Ethical Investing  

Are there more ways to invest ethically?

This article is part of
Guide to ethical investing

Are there more ways to invest ethically?

If the volume of press releases from fund groups and asset managers is any indication, then it seems as though there are now more ways to invest ethically, responsibly and sustainably than ever before.

Whether it’s an equity fund investing only in companies that measure their impact on the environment, a green bond or a fund tracking an ethical index, it appears investors are spoilt for choice.

Ryan Smith, head of ESG at Kames Capital, believes there has never been such a broad range of sustainable investing options.

He cites a greater number of companies for funds to invest in, either “new companies with a sustainability focus or established players transitioning their business to a more sustainable approach”.

“Previously, if you wanted to invest ethically/sustainably, there were fewer options – the opportunity set for those funds was less (or more narrowly defined) and performance might not have been compelling,” he reasons. 

He observes new funds have “tended towards an impact investing message, demonstrating the social or environmental benefits of their strategies”.

Incorporating values

Amanda Young, head of responsible investment at Aberdeen Standard Investments, observes there is a larger number of both active and passive products which cater to the growing demand for different sustainability concerns.

“Specifically, at a product level, new products continue to be launched that incorporate values into their construction. These include traditional ethically screened funds that avoid investing in companies in so-called ‘sin’ sectors, such as defence or tobacco,” she explains.  

“Some funds take a thematic approach to sustainability issues, such as climate funds or water funds. In addition, fund choices reflect personal religious values with various Christian or Sharia-based funds available to the consumer.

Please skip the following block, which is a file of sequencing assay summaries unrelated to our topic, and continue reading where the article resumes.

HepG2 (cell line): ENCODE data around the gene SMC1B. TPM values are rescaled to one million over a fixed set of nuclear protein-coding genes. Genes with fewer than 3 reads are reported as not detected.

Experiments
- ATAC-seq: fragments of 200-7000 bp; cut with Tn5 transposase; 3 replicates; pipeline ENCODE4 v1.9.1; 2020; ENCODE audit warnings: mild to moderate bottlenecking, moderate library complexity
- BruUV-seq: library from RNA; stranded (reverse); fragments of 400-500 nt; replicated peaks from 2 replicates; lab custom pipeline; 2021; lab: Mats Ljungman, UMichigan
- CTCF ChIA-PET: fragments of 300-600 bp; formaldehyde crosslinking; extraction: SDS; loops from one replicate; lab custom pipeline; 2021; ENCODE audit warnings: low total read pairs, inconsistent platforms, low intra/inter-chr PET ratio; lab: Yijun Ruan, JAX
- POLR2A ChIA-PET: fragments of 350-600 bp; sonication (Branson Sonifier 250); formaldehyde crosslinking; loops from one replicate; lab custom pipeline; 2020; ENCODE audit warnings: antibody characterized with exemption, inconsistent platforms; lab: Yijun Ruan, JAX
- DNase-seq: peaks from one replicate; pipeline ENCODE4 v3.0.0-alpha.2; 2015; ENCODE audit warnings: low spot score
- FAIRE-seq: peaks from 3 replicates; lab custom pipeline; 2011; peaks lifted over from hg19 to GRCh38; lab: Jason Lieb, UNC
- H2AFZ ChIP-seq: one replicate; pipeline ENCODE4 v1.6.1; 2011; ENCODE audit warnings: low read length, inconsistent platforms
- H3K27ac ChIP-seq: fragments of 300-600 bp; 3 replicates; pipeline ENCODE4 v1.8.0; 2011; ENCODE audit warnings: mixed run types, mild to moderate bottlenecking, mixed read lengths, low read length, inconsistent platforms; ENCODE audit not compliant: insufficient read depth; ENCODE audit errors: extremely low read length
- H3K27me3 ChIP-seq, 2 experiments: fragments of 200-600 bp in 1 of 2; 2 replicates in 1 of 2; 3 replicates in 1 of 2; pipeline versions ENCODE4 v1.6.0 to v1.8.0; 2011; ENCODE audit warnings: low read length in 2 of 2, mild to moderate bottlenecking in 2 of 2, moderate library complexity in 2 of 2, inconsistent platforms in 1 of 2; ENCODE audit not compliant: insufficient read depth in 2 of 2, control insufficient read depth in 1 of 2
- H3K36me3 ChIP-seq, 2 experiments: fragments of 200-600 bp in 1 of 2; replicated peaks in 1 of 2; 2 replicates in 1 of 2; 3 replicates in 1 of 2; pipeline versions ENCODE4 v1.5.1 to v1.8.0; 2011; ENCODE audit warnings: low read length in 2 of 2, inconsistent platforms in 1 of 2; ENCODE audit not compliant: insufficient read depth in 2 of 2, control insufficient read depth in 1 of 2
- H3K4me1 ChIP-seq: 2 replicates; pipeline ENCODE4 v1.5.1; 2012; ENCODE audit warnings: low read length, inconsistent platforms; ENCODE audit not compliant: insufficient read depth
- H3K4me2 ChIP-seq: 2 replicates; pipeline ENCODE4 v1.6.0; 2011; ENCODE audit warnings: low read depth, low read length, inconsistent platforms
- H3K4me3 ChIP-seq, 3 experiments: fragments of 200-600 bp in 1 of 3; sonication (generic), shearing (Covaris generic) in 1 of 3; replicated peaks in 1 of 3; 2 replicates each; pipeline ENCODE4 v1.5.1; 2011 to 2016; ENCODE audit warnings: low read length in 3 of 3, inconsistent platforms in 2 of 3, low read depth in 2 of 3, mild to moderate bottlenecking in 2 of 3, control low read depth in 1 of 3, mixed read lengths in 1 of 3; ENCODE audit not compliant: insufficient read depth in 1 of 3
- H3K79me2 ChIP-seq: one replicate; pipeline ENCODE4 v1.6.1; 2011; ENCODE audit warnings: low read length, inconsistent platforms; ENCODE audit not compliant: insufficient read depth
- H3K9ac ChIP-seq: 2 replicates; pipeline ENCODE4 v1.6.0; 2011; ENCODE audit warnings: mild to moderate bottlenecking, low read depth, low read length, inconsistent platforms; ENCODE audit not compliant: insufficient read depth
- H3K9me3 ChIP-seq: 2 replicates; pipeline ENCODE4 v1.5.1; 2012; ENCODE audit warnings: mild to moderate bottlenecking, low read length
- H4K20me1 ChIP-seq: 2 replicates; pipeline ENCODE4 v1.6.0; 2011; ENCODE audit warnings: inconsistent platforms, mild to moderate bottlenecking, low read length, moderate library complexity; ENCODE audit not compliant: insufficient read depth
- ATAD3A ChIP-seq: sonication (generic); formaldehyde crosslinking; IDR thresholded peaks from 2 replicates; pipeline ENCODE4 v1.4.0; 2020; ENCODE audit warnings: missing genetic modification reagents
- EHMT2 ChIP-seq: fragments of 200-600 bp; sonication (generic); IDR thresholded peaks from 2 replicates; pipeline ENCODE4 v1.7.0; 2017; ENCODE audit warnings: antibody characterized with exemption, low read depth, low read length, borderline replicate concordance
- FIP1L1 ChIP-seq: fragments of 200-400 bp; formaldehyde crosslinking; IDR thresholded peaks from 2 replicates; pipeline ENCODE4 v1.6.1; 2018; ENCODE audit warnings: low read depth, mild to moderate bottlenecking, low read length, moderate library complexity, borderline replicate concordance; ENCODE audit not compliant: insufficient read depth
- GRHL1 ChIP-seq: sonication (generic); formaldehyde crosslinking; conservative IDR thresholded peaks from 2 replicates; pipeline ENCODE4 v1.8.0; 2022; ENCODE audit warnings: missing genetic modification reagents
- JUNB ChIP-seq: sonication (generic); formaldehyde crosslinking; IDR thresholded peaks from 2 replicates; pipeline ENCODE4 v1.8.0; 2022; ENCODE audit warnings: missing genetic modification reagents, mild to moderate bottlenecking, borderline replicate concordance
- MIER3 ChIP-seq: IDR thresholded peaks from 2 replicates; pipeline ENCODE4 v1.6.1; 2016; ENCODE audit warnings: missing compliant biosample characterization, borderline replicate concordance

“More recently, the social impact investment market has grown which allows investors to direct their capital into social enterprises that will achieve both a financial and social return,” notes Ms Young.

Darius McDermott, managing director at Chelsea Financial Services, offers an example – the Alquity range of funds which don’t invest ethically but instead reinvest in the regions in which they invest, helping small businesses by using some of its annual management fees to fund loans.

Proof is in the performance

More evidence that investing sustainably can generate alpha has also encouraged investment firms to enter the fray.

According to research by Moneyfacts, over the past year, ethical funds have “had the edge over” their traditional counterparts, posting an average growth of 16.8 per cent, compared with 15.2 per cent from the average non-ethical fund. 

This outperformance holds up over the longer term too, as over three years, the average ethical fund delivered a 30.4 per cent return, eclipsing the average non-ethical fund which returned 29.1 per cent, Moneyfacts notes.

As Richard Eagling, head of pensions and investments at, suggests: “With every passing year, the traditional view that investing ethically entails sacrificing profits looks increasingly outdated.